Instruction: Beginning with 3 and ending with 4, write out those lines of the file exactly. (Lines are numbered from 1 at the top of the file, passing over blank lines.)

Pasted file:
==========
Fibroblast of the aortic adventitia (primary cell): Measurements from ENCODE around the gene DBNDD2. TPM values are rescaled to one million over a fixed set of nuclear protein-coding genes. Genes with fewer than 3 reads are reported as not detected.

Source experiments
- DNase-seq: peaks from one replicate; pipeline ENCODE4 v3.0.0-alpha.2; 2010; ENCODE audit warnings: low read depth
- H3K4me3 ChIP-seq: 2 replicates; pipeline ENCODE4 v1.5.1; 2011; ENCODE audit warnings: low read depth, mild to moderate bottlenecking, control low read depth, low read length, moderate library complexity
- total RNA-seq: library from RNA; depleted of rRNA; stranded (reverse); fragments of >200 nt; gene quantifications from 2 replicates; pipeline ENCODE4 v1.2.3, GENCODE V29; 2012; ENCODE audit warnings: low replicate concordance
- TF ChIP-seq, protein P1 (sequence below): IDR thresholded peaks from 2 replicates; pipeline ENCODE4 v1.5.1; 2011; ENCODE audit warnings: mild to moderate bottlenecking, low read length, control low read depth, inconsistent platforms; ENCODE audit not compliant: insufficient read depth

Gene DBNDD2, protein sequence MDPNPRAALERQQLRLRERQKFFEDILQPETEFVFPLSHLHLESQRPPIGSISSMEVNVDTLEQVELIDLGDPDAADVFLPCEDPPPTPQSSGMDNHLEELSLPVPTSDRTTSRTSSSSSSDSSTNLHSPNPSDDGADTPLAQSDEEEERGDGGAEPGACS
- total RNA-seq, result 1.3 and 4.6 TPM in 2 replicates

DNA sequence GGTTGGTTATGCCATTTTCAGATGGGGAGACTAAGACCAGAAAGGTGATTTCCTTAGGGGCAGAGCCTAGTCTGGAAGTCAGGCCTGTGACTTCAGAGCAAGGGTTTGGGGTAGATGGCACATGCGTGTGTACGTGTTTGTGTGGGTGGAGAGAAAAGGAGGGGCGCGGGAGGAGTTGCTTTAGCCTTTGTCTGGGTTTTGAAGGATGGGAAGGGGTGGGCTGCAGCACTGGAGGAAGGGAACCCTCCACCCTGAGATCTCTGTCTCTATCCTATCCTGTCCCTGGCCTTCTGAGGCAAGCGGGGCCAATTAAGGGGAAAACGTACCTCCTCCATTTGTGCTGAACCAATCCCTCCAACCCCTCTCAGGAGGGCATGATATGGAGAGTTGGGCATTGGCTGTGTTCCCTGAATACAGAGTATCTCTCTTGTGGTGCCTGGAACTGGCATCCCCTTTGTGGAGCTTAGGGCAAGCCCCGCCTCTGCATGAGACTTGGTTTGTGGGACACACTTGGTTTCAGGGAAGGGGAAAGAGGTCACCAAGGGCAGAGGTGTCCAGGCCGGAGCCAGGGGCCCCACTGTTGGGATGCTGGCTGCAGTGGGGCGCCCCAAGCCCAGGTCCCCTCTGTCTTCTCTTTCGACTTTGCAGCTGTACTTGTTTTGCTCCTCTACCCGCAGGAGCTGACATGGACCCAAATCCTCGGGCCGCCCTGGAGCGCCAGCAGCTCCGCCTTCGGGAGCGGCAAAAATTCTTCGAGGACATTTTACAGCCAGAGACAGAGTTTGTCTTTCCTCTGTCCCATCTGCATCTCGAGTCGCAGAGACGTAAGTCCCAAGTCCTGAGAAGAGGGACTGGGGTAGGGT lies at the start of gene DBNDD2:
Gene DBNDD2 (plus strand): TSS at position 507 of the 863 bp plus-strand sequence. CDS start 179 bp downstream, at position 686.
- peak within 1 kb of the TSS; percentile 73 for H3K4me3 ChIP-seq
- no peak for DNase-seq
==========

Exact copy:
- DNase-seq: peaks from one replicate; pipeline ENCODE4 v3.0.0-alpha.2; 2010; ENCODE audit warnings: low read depth
- H3K4me3 ChIP-seq: 2 replicates; pipeline ENCODE4 v1.5.1; 2011; ENCODE audit warnings: low read depth, mild to moderate bottlenecking, control low read depth, low read length, moderate library complexity